Almost 2 weeks have passed since the World Cup in Zolder and I’m still trying to wrap my head around what happened there. Demoralizing and disappointing are understatements. I’d had a great week of training with Katie and Mark and more massage/body work with Paul. Ben had been there for a couple days – he had flown over so we could be together for Christmas and my birthday. Troy Laffey was also there to make sure everything was dialed mechanically and it was. My body was feeling good and I wanted so badly to have a good race in Zolder…but things don’t always go according to plan.
During the pre-ride on Christmas day, it was painfully obvious that being successful on this course would require a lot of nerve and grit because it was thick with snow and ice. Being loose and relaxed on the bike was going to be key. But….there were 2 sketchy downhills that I didn’t feel comfortable riding so right off the bat I had lost some confidence. There were also a couple steep run-ups that were so steep it would have been easier to chuck the bike to the top and then claw my way up the “wall”. No joke. Those weren’t a concern but more like “really?”. There was another tough section that included a tight and icy 180 degree turn that was no doubt easier to run. I definitely felt anxious, nervous and way out of my element. After a few laps around the course, working on the more difficult sections, my anxiety dropped a notch or two but I wasn’t exactly full of confidence.
The next day, my birthday, I woke up feeling a little less nervous. I kept telling myself everyone was in the same boat. No one would have an easy day out there. For some it would be easier than for others, but nothing was a gimme (unless you’re Katie Compton). The Juniors and U23’s also raced that day so by the time I got out for a few warm-up laps the course had changed a lot. There were a few more lines here and there but it also had become more slick in places from the snow being tamped down. But, after watching others struggle with the course just as much as I did, I decided that it was ok to run the sections I was uncomfortable with – when in doubt, run it out. Ride, run, just get the job done. I finished my warm up on the rollers, had my shoes set up with some serious toe spikes to help me on the run-ups and icy sections and rolled to the start feeling more at ease about the course then I did the day before. I also noticed that Hanka was a DNS so at least I had the nerve to start.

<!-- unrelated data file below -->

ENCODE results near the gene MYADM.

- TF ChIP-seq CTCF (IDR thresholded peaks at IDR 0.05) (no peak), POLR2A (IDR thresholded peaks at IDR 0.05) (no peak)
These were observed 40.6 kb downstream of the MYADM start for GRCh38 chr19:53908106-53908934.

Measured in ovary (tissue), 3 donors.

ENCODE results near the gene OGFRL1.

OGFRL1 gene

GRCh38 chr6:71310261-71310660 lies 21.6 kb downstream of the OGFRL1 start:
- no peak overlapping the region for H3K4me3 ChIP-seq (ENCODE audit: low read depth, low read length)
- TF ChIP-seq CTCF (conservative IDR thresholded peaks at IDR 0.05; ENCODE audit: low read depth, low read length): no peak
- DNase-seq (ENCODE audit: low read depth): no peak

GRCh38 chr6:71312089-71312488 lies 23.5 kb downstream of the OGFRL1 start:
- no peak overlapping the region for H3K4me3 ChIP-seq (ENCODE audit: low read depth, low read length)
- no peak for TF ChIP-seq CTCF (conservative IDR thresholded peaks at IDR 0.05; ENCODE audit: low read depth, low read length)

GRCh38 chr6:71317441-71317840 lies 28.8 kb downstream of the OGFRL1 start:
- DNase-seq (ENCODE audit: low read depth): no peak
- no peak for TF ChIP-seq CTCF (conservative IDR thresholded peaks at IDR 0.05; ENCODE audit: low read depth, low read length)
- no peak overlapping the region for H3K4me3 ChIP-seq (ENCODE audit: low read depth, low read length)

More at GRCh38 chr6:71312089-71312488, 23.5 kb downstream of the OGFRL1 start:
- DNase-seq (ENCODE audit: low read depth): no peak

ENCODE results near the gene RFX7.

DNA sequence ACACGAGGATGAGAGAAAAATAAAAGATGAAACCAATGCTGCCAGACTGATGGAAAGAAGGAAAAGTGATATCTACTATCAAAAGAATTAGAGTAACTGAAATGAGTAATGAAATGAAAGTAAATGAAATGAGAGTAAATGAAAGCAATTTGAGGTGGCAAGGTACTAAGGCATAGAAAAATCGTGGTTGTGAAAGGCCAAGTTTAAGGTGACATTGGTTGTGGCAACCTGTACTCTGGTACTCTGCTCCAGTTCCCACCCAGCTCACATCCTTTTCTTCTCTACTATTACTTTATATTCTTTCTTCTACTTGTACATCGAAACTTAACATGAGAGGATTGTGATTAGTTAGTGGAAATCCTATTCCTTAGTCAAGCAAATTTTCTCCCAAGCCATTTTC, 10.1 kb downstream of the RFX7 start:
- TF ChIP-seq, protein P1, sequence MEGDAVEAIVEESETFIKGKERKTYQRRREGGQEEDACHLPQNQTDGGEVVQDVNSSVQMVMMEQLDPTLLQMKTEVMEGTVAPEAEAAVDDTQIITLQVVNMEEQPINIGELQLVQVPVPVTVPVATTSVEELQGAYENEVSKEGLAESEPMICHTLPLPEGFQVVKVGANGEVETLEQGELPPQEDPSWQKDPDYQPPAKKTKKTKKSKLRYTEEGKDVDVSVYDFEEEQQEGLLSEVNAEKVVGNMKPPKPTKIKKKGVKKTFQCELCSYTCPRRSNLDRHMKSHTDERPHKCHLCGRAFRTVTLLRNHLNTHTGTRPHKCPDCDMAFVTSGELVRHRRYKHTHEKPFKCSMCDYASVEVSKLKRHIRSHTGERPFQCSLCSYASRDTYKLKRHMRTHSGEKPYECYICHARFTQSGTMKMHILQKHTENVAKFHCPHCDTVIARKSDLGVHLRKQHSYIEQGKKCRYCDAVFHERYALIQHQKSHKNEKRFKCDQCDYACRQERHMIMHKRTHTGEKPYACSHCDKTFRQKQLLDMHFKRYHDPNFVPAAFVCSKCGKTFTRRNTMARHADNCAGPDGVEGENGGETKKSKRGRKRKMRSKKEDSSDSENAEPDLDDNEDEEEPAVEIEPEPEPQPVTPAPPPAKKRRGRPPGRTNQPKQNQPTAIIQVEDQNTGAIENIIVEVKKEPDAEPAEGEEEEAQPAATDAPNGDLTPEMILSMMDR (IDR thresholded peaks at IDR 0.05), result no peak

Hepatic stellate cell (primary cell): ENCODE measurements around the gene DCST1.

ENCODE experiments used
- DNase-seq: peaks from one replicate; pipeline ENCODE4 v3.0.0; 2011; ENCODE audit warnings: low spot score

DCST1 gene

I was called up number 14 again so another 2nd row start. The light turned green and the race was on. We all knew that once we hit the snow all hell would break loose. Sure enough, chaos. Bikes and people flying everywhere. I was taken down but grabbed my bike quickly and started running along with everyone else. Without the ability to find a line to ride in and still packed in like sardines, it meant that we had to run for what seemed like an eternity. Luckily I had good running legs that day and was able to pass a handful of people. Once space started to open up I jumped back on my bike but struggled getting clipped in – just like everyone else – and started to lose some of the spots that I had made up because it’s hard enough to pedal through snow with 2 legs, much less one. For most of the lap I was unable to ever get both feet clipped in, therefore making it extremely difficult to made any headway through the snow and all the little ups and downs. I was frustrated. And then, after coming off the ramp onto the pavement, I stood up to pick up speed and both feet came off the pedals. I landed on the top tube with both feel skidding along the pavement like the Flintstones but completely out of control. I thought I was either going to hit the pavement, hard, or run smack into the metal fencing lining the pavement. About 200m later I came to a halt after I had skimmed the fence with my knee. Little damage was done but that freakish episode scared the shit out of me. Ryan Trebon saw the whole thing and was impressed I held it up. Shaken up and pissed off I made my way to the pit, got a bike change and tried to keep going. A minute later I pulled myself off the course. I was DFL and had lost all my focus. There was no way to ride that course without total focus and determination. For the first time this year, after all the mishaps that I’ve had and kept going, this one got to me. I was done. No mas. My result from the previous weekend was disappointing. This performance was exasperating, demoralizing, disappointing, crushing. I went to the RV and had a total meltdown. Yup, I can admit that. Twenty minutes later, after letting all my frustrations out from the entire season, I felt better. Better is relative here, but better nonetheless. To make it even better, though, was watching Katie completely own that race. She killed it once again. And Sue and Mo both had top 20 finishes so it was a good day for the American women.
There was still some birthday celebrating to do so Ben and I went out for a nice dinner and drinks in Hasselt that night. It was quiet, peaceful and just what I needed.
Besides the fact that I didn’t get the results I wanted from the races, the trip was worth it. It’s not easy going to Europe and being comfortable in such a different environment, especially during the holidays, but being surrounded by good company made the day to day life easier. It was fortunate that Ben was able to be there with me and that we had such a large American contingent to keep the spirits high.
And a huge thanks again to Anthony, Cal Giant, Specialized for making the trip happen and to Ben for always being there along the way.
Now, I’m twiddling my thumbs, drumming my fingers and hitting USA Cycling’s refresh button every 5 minutes waiting for the World’s selection announcement to come out…..